to run up a very steep road/hill/lane while carrying a sheep over his

Not long after that conversation I got to thinking about a story “The
Legend of Billy Black”. It never really formed into anything it was just
this concept about this kid who was remarkable at everything he did,
generous to a fault, and extremely well liked by everyone who ever met
him. The story would follow him as he grew up.

I did an amount of searching on Google to see if I could find any high
profile people with the name, especially anything written or filmed. I
didn’t want to create a character that was already prominent. Nothing came up. Yes there were plenty of Billy Black’s but nothing that I felt
concerned about.

As part of my Dreamgate novel I decided to weave Billy into the story in
order to have some form of cross over. I like the idea of connecting my
short stories and other works with Dreamgate. I even toyed with the idea
of giving Blacks identity to one of the mysterious main characters ‘The

Anyway, I started listing to the Audiobook of ’s . I listen while at the gym, it’s so much easier to get through a workout when you are distracted by something else; I clock watch less…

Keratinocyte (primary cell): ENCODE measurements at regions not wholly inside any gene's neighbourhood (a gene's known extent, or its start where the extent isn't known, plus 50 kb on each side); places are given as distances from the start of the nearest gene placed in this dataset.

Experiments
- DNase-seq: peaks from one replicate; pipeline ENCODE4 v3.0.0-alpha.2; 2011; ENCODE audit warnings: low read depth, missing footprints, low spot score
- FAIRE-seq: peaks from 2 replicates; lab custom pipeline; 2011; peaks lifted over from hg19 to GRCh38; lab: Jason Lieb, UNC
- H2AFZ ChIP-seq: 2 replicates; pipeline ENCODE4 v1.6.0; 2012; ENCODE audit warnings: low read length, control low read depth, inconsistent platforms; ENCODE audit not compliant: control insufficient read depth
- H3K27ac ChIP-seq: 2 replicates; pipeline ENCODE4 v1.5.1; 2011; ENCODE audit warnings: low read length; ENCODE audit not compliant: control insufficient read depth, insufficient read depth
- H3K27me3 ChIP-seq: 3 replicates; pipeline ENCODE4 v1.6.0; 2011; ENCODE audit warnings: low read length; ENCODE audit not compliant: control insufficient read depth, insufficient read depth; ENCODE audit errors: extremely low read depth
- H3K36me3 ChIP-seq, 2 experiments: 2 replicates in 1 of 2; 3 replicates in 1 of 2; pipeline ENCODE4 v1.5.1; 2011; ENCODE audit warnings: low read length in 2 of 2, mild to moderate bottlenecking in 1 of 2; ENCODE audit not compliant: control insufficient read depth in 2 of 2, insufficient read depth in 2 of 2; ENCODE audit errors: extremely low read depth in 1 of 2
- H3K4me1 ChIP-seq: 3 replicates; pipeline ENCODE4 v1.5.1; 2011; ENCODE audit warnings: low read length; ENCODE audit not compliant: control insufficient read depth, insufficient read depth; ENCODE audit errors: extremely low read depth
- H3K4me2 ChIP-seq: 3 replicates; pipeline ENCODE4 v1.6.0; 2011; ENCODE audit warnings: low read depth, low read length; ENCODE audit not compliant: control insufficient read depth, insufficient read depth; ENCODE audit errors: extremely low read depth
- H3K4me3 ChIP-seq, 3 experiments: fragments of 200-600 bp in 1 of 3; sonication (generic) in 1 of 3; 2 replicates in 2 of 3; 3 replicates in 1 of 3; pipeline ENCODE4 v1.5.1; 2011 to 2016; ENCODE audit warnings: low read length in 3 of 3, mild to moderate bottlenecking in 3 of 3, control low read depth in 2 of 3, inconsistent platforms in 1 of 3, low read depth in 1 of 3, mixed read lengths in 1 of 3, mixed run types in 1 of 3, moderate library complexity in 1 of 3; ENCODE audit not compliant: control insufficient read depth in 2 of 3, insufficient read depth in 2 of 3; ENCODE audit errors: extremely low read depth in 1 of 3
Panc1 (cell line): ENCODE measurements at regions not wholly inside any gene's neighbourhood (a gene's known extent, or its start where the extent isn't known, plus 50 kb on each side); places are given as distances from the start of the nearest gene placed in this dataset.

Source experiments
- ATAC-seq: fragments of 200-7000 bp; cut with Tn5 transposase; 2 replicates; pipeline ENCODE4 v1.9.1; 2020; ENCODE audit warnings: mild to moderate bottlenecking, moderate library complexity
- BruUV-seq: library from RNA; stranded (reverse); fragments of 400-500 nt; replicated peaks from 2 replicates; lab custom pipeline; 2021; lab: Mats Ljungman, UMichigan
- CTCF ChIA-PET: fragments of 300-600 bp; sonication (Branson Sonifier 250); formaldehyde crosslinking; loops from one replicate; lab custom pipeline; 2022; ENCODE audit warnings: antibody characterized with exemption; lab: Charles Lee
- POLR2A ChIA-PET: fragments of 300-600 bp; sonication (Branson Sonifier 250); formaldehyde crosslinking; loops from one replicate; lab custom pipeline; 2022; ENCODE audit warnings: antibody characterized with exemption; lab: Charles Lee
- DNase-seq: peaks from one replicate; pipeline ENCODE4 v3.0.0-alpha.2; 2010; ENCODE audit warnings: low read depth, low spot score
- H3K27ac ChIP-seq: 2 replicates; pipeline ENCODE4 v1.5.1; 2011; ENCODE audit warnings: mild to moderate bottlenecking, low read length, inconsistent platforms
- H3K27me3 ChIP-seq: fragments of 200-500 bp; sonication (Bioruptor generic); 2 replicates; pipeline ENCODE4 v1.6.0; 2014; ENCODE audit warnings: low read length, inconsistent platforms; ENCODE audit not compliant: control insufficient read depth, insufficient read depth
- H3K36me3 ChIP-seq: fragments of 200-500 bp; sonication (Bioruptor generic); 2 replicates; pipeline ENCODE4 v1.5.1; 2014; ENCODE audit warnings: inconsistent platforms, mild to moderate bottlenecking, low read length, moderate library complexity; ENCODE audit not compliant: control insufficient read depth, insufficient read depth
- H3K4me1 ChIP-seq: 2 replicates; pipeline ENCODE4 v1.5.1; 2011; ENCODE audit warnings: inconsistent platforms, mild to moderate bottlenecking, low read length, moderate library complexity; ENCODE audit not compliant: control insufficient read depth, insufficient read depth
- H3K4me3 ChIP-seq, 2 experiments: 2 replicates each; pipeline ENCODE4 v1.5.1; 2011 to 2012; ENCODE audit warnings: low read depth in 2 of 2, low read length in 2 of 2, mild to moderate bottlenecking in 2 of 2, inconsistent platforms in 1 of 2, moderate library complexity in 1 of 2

To my horror, very early on, a character called Billy Black appears…
re-doing my google search, the results are filled with Billy Black from
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Aunty Doris had a lemon tree.
She didn’t live in on , where the lemons grow in abundance in the rich fertile soil. Nor did she live in where the ’s grow to the size of a small bowling ball. None of those places where the sun shines in perfectly blue cloudless skies for most of the year and the old people are wrinkled from years of working outside under intense sunlight.